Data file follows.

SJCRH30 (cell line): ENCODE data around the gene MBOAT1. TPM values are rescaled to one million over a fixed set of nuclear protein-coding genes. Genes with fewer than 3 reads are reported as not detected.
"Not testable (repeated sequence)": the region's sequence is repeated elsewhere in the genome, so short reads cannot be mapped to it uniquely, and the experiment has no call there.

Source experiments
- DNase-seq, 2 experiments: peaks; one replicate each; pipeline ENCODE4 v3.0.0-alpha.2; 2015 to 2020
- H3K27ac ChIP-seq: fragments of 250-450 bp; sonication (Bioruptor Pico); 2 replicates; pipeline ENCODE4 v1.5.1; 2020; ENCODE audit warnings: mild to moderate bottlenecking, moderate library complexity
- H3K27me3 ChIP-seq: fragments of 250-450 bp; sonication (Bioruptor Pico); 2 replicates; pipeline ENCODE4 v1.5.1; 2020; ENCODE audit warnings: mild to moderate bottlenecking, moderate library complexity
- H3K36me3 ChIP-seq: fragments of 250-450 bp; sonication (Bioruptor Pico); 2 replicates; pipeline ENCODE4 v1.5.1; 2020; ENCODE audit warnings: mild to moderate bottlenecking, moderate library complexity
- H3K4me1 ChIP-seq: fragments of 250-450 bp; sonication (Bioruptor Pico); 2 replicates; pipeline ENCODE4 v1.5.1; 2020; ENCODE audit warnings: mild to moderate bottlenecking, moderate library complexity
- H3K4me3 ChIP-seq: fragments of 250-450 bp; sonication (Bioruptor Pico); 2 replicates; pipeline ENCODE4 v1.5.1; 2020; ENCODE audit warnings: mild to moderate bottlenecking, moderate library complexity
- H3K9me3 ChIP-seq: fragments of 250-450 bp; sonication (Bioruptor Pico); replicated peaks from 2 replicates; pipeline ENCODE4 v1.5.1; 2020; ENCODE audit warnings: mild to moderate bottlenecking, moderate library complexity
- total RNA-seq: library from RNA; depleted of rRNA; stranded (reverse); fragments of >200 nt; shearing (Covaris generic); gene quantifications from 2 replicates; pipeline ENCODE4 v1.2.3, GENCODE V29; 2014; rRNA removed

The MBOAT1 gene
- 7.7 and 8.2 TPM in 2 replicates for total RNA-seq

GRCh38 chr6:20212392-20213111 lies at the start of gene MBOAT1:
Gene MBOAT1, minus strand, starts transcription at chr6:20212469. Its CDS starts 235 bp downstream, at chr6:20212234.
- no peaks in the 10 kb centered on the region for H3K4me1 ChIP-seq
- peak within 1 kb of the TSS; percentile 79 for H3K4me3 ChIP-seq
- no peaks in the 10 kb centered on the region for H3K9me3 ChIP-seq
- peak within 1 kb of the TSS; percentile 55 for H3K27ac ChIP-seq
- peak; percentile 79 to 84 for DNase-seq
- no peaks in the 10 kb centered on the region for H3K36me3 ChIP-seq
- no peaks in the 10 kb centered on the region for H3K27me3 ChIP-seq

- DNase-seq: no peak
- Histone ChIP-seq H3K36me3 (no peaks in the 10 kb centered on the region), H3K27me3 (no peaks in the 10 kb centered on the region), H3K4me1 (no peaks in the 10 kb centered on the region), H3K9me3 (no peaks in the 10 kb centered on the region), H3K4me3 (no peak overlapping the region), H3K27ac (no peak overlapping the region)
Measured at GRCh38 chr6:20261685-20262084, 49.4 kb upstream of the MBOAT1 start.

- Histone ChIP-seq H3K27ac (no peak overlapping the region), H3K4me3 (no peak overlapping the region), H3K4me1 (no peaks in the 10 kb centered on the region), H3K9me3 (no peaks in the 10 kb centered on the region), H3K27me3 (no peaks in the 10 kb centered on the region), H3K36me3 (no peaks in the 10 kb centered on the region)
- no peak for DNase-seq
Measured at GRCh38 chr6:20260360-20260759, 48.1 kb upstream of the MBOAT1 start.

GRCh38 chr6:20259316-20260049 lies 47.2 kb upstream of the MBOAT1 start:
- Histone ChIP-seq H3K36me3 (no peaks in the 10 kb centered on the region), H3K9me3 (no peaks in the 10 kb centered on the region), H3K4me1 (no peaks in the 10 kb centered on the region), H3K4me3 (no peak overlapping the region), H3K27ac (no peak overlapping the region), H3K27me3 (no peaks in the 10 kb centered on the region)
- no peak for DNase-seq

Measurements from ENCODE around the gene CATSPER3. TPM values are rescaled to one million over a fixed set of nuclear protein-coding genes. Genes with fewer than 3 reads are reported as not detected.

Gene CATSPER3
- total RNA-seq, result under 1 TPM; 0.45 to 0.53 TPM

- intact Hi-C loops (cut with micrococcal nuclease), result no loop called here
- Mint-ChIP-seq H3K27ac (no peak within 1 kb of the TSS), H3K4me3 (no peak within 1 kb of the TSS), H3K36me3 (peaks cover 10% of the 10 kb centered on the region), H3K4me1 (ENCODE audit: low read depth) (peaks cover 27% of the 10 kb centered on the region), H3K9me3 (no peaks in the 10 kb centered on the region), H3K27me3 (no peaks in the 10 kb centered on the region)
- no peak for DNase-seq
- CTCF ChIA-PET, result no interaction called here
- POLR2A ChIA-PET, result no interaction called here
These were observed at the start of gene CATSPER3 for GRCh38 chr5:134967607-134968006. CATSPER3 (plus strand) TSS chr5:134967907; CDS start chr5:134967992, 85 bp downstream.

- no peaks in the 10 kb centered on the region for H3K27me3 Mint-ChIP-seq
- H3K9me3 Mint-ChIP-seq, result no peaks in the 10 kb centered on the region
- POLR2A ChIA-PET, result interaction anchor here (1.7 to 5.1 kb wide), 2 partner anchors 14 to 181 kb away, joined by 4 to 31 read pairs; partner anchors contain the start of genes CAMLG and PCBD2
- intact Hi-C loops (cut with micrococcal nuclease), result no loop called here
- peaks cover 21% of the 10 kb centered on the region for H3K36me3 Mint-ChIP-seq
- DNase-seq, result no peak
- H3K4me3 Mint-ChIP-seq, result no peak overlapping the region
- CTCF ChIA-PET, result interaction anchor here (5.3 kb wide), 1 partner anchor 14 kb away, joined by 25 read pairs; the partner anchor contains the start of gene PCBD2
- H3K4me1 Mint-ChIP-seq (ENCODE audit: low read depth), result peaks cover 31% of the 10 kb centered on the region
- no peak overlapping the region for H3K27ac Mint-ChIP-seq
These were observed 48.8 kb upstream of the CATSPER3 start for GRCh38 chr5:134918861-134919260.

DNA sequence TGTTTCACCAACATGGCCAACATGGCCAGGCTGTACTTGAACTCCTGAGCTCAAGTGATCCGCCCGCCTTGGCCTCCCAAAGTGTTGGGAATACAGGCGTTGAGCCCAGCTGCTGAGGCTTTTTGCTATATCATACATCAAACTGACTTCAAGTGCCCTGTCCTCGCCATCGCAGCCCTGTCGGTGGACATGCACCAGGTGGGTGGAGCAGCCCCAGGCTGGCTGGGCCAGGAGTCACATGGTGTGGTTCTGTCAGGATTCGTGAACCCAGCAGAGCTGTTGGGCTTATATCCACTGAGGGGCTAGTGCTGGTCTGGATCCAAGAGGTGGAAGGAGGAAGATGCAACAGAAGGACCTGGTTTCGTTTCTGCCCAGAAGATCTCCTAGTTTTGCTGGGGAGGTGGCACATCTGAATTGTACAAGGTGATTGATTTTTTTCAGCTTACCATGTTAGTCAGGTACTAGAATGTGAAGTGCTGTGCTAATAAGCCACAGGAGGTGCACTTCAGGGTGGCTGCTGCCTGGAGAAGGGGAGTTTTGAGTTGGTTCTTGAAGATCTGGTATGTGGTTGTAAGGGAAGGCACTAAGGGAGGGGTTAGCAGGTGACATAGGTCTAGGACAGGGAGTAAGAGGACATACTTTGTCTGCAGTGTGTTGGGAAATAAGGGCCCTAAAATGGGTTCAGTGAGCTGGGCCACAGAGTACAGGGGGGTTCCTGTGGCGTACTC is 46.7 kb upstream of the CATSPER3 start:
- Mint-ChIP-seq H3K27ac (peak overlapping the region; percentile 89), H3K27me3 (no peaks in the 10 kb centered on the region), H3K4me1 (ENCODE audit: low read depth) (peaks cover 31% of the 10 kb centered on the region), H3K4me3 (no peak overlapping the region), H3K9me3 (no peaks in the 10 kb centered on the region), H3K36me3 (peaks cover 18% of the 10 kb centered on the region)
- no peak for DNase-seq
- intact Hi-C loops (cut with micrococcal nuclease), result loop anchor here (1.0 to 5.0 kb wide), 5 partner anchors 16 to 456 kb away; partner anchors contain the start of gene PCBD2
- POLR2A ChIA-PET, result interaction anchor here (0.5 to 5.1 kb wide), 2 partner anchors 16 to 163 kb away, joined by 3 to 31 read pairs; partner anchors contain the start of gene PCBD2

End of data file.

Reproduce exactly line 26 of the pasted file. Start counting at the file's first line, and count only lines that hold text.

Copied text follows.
- Histone ChIP-seq H3K27ac (no peak overlapping the region), H3K4me3 (no peak overlapping the region), H3K4me1 (no peaks in the 10 kb centered on the region), H3K9me3 (no peaks in the 10 kb centered on the region), H3K27me3 (no peaks in the 10 kb centered on the region), H3K36me3 (no peaks in the 10 kb centered on the region)